ARE YOU AVOIDING BREAD? IS GLUTEN AN ISSUE FOR YOU?
Today I have a great option for you, I am sharing a recipe for a FERMENTED gluten free bread. YEAH!
Why a fermented bread? The cool thing about the natural process of long fermentation is it breaks down gluten proteins into smaller fragments, which improves digestibility. The process also breaks down phytic acid, a naturally occurring compound found in all whole grains that inhibits mineral absorption, so the fermented process produces a bread which won’t spike blood sugar, has more magnesium, zinc, iron, B12, and a lower glycaemic index.
However, If you have celiac disease all gluten-containing breads are off the menu. Which is why we are looking at this bread recipe using all GF pseudo grains. This bread can be eaten by those avoiding all standard grains and/or have celiac disease.
So how did we get here…. has it always been this way?
For 10,000 years, we cultivated wheat, stored it, milled it and consumed it. The system worked, and it nourished civilization. Then, in the industrial era, we changed things. First, we invented mechanical technologies to turn wheat into barren white flour. Then, we invented chemical and genetic technologies to make it resistant to pests, drought and blight and easier to harvest. And, while we were tweaking genetics, we also figured out how to increase glutens for better “baking properties” (fluffier results). Put another way:
We have mutant seeds, grown in synthetic soil, bathed in chemicals. They’re deconstructed, pulverized to fine dust, bleached and chemically treated to create a barren industrial filler that no other creature on the planet will eat. And we wonder why it might be making us sick?
So what else is in our bread?
Has anyone you know made let you know: “I’ve gone gluten-free and feel so much better. For the vast majority of people with some level of “wheat sensitivity”, symptoms are much milder and seem to be triggered by *something* about modern wheat. The irony, however, is that most gluten-free versions of traditional wheat-based foods are actually junk food. A quick check of the ingredients labels and you might see thinks like rice starch, corn-starch, tapioca starch, potato starch and guar gum, which are highly refined industrial starches that spike blood sugar just like white flour.
Well good news, my fermented bread recipe is perfect for you. Its gluten free, vegan and yeast free.
Checking the batter along the way. Seeing little air bubbles means fermentation is happening.
Fermented Gluten-Free Bread (Egg Free and Yeast Free)
I really love this bread! Its a very dense loaf, with a slight sour taste. Perfect for anyone who can't have gluten. It's also free of eggs and yeast.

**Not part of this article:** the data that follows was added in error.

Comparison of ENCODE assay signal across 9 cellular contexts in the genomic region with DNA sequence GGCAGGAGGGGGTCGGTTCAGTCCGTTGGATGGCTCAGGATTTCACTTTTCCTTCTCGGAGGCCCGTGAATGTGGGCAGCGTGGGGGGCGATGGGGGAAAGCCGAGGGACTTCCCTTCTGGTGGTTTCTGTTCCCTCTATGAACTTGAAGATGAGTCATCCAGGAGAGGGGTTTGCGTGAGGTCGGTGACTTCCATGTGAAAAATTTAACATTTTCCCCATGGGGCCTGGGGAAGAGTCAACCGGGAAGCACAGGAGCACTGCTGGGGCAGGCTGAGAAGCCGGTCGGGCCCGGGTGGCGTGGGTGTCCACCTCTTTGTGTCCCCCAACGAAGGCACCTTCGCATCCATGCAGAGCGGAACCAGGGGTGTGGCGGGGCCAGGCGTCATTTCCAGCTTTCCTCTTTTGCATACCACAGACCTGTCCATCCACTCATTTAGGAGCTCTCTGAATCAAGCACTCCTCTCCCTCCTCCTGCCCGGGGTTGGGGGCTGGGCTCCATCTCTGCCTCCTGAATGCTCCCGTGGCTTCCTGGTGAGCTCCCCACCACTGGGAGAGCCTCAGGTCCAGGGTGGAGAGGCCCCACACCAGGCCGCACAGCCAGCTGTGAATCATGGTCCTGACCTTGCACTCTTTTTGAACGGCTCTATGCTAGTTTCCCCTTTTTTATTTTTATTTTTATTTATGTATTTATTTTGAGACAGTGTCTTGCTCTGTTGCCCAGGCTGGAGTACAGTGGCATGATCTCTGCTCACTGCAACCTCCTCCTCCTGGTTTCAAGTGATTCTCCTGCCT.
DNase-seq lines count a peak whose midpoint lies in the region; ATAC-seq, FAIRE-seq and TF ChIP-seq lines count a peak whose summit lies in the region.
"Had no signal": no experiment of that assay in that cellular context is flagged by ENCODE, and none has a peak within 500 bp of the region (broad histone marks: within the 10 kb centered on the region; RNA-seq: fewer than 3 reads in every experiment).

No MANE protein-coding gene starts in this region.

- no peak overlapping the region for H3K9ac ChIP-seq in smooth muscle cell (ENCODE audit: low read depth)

The fermentation process (leaving out at room temperature) gives it a rise with all the air bubbles, but by no means is this a light fluffy loaf.
Lovely toasted with your favorite toppings.
- • 3 cups whole buckwheat OR 3 cup mixed grains (try buckwheat/millet/rice)
- • 1-2 tsp. sea salt
- • Coconut oil, ghee, or butter ( for the loaf pan)
- • Sesame seeds, flax seed, pumpkin seeds, sunflower seeds, chia seeds, (fold into the fermented dough before baking.
Make it like so....
- 1. Rinse all grains, cover with water, and soak overnight (for at least 12 hours) in a large bowl.
- 2. Drain into a fine mesh strainer, and rinse before combining with ¾ –1 cup of fresh water and sea salt. Place in a high speed blender or food processor and blend until it reaches a loose toothpaste consistency.
- 3. Pour the batter into a clean bowl, cover with a clean tea towel, and leave out at room temperature for approximately 24 -48 hours to ferment (I NORMALLY STOP THE FERMENTATION @ 36 HOURS).
- Note: I like to mix the batter once around the 24-hour mark to mix in any hooch that might be on top of the batter. You’ll notice it because it will be darker than the batter…almost a purplish color. Just mix it back in and let it rise again.
- 4. Preheat oven to 180C (350-370F). Grease a loaf pan and then sprinkle a mix of seeds in the bottom of the pan. This helps the bread to not stick.
- 5. Before you pour the batter into the pan, add a couple Tbsp. of any other seeds you want. Once the seeds are mixed, pour the batter in the loaf pan and place in the oven.
- 6. Baking usually takes 45-60 minutes It's done when it's golden brown on top, usually the top of the bread is cracked, and if you stick a toothpick in it will come out clean.
- 7. Remove from oven and allow bread to cool for at least 1 hour before removing from pan. Once completely cool, slice bread and enjoy, either plain or toasted.
Can be left out at room temperature (well covered) for up to 3 days. After that is best to store in the fridge or freezer. There are no preservatives
Patricia of Warmly Nourished
Peeking inside the finished loaf. As you can see, very dense.